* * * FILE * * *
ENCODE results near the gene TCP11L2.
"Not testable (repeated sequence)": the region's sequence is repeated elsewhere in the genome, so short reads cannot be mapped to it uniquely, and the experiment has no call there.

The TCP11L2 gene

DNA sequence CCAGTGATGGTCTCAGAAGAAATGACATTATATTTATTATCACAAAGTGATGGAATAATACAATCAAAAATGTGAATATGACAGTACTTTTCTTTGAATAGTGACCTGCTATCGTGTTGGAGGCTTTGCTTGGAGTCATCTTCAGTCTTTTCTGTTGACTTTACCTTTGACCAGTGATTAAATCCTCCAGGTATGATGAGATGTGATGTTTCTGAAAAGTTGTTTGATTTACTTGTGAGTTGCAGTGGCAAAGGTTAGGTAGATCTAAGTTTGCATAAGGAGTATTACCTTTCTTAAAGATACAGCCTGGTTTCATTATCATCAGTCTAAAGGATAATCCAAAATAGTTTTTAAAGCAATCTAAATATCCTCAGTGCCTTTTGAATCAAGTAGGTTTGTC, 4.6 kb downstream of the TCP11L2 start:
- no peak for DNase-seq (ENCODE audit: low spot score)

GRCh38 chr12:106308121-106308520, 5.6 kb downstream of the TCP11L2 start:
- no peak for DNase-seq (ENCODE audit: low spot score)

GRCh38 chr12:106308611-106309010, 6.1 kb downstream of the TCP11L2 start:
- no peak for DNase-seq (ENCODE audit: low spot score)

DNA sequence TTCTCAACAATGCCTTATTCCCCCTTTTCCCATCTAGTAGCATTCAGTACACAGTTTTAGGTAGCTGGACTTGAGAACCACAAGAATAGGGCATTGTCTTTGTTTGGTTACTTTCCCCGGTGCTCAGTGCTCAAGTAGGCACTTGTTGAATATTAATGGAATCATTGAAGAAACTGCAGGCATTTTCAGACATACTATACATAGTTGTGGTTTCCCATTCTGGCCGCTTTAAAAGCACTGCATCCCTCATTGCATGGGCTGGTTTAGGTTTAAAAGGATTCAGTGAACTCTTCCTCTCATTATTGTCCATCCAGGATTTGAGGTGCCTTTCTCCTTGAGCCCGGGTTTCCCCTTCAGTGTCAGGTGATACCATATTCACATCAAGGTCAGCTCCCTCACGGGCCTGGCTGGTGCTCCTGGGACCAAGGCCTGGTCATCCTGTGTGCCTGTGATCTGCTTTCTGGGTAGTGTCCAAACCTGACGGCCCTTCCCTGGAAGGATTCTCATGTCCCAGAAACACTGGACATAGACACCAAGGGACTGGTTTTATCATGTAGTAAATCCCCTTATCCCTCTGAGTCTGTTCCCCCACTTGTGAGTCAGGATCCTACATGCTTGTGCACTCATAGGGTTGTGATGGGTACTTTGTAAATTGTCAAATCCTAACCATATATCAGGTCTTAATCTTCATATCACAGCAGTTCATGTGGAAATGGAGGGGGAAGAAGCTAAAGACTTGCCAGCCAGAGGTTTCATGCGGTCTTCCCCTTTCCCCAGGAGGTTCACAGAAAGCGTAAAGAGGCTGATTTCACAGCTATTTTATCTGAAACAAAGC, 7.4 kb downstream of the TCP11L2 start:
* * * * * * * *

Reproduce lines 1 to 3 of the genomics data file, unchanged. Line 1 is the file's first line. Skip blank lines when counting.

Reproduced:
ENCODE results near the gene TCP11L2.
"Not testable (repeated sequence)": the region's sequence is repeated elsewhere in the genome, so short reads cannot be mapped to it uniquely, and the experiment has no call there.

The TCP11L2 gene